Friday, December 31, 2010

2010: Best in Theaters

Integrity, dignity, and ingenuity might be dismissed as old-fashioned virtues, but they are still the stuff of great movies. Indeed, such characters qualities distinguish several (though not necessarily all) of the ten best films that made it by hook or by crook onto New York screens this year. With a bit of fudging, the following non-scientific list presents the best films with arguable New York theatrical distribution, in strictly alpha order.

A searing indictment of an act of legalized plunder committed by the commonwealth of Pennsylvania and the city of Philadelphia, Don Argott’s The Art of the Steal might not be the most edifying film of the year, but it does the nearly impossible, making estate law absolutely fascinating. Rigorously establishing its case step by step, it is a clinic in documentary filmmaking that Alex Gibney should be forced to watch repeatedly as part of his penitence for the wildly speculative, utterly unsubstantiated Client 9.

By contrast, Jaak Kilmi and Kiur Aarma’s droll documentary Disco and Atomic War celebrates the resourcefulness of the Estonian people, who went to great lengths circumventing the Soviet censorship of Finnish television stations and the iconic American shows it carried. Enormously entertaining yet easily the most informative film of the year on a frame-by-frame basis, Disco represents what more docs should aspire to.

Also based on stranger-than-fiction Cold War history, Christian Carion’s Farewell grippingly dramatizes the unusual friendship that developed between a high-ranking Soviet informer and the average French businessman he chooses as his handler. It also gives President Reagan his fairest shake on film since his days as a working actor.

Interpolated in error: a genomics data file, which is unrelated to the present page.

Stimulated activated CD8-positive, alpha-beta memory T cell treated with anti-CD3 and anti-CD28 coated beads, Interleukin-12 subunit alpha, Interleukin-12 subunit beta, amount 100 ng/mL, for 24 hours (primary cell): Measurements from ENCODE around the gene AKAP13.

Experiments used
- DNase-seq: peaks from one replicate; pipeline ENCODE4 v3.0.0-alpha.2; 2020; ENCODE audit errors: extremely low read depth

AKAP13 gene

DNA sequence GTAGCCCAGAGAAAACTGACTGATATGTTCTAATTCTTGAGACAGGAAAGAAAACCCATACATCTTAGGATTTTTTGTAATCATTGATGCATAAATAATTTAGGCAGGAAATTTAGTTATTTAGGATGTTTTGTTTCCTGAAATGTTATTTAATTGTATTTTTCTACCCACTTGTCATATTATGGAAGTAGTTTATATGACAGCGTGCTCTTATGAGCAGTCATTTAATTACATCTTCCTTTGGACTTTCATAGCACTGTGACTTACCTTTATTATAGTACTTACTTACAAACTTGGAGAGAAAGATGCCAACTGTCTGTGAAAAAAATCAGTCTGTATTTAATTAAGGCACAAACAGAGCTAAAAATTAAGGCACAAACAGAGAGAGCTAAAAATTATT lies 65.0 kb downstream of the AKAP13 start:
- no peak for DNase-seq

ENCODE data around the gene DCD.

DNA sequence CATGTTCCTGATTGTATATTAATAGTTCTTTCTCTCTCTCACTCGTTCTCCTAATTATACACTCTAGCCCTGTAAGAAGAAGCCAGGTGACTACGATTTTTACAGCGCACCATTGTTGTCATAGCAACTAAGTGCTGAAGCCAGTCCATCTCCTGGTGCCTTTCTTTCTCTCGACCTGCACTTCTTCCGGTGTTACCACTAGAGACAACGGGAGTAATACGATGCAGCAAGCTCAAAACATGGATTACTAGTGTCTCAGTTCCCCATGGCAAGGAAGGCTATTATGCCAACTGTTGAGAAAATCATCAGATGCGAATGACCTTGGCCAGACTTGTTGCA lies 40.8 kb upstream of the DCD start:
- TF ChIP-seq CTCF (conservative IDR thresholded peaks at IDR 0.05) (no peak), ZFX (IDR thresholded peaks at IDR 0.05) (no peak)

Luca Guadagnino’s exquisitely crafted I Am Love was easily the best adultery drama of the year (and there were plenty of them). Featuring a bravura lead performance from Tilda Swinton and perfectly incorporating the music of John Adams, Love is a film of operatic passion and grandeur.

Working from an unproduced screenplay by the late great Jacques Tati, Sylvain Chomet flawlessly captures the screen mime’s gentle but sly physical in the wise and wistful The Illusionist, the best animated film of the year, by a country mile.

Though its inclusion might be a case of rewarding a film for the sake of its subjects, director Frederick Marx also earns credit for nearly dying while recording one Tibetan Buddhist monk’s quest to bring a group of hopeful children over an icy mountain pass to the nearest school in Journey from Zanskar. Though the trek is dramatic, it is the spirit and fundamental humanity of the Zanskari children that are truly memorable. Since the Rubin Museum of Art is positioning itself as a first run theater as well as the leading exhibitor of Himalayan art, Zanskar gets shoehorned into the theatrical list.

Beginning as a period drawing room comedy but subtly evolving into something larger and deeper, Tom Hooper’s The King's Speech is one of the few Oscar contenders of the year that deserves its award buzz.

Shooting a film that forthrightly addresses the Cultural Revolution on-location in China also takes a fair amount of guts. Somehow, Bruce Beresford pulled it off, bringing the inspiring story of Chinese dancer Li Cunxin’s defection to the screen, while also capturing a vivid sense of his passion and talent for ballet in Mao's Last Dancer.

Combining music with tragedy rather than heroism, Bahman Ghobadi’s No One Knows About Persian Cats is a powerful indictment of Iranian censorship. About as indie as indie gets, Ghobadi illegally filmed his drama set in the world of Tehran’s underground music scene on the city streets and in the real life basement clubs where bands risk their lives by playing their haram music every night.

Exhausting in a good way, Marco Bellocchio’s feverish drama Vincere stylishly speculates about the life and fate of Mussolini’s mistress Ida Dalser. Bold and sweeping, Vincere also unambiguously portrays Mussolini as a manipulative socialist who never really changed his ideology, just his rhetoric.

Just like last year, 2010’s ostensive Oscar contenders are a so-so lot, but there are always quality films sneaking into New York’s art-houses. These ten are highly recommended as they expand nationally or find their homes on Netflix. Here’s to happy screenings in 2011.